The predominant interpretation of nineteenth century Latin America is to see the failure of constitutional democracy in the region in terms of the inability of liberal elites to break with an authoritarian past. Against these views, we argue that the divorce between liberalism and democracy in Latin America was the unintended outcome of the institutions created by the liberal elite in response to the problems of territorial fragmentation and factional conflict that emerged after the fall of the Spanish empire. Using the cases of Argentina and Mexico, we support this proposition by focusing on the creation of a centralised form of government and a system of electoral control by the ruling elites as the main factors that through time prevented the evolution of the liberal regime into a competitive democracy.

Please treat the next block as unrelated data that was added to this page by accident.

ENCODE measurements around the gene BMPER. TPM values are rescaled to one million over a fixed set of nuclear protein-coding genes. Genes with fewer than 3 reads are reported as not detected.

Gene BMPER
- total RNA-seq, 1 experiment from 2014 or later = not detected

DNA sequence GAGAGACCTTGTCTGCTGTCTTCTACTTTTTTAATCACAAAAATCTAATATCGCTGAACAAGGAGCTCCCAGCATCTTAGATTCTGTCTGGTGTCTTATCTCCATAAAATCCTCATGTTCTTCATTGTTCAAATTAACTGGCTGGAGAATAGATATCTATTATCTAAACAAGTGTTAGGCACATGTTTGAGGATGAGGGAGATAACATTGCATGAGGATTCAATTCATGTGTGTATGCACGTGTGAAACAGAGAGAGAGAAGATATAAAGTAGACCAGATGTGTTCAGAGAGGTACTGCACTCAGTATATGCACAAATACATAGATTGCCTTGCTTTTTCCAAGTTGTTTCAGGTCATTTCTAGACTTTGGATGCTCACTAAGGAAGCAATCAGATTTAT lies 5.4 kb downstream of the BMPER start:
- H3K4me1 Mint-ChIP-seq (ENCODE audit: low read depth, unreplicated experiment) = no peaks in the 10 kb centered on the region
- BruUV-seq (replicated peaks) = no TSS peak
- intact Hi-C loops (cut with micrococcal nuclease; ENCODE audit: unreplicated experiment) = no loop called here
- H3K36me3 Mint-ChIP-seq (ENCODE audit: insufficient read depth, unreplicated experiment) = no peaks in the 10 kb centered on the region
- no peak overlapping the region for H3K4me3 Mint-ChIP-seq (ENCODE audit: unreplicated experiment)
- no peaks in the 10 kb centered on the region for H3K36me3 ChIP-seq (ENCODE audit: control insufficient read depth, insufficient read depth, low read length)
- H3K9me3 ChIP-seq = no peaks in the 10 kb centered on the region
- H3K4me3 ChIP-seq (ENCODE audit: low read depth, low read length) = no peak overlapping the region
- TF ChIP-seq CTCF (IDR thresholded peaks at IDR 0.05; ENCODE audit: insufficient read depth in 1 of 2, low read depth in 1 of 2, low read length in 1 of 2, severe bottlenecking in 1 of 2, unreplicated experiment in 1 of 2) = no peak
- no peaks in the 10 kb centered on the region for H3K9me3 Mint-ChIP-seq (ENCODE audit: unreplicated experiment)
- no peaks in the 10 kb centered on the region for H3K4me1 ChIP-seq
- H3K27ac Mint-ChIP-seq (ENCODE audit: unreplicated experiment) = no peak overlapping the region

There is no good faith in America, nor among the nations of America. Treaties are scraps of paper; constitutions, printed matter; elections, battles; freedom, anarchy; and life, a torment.
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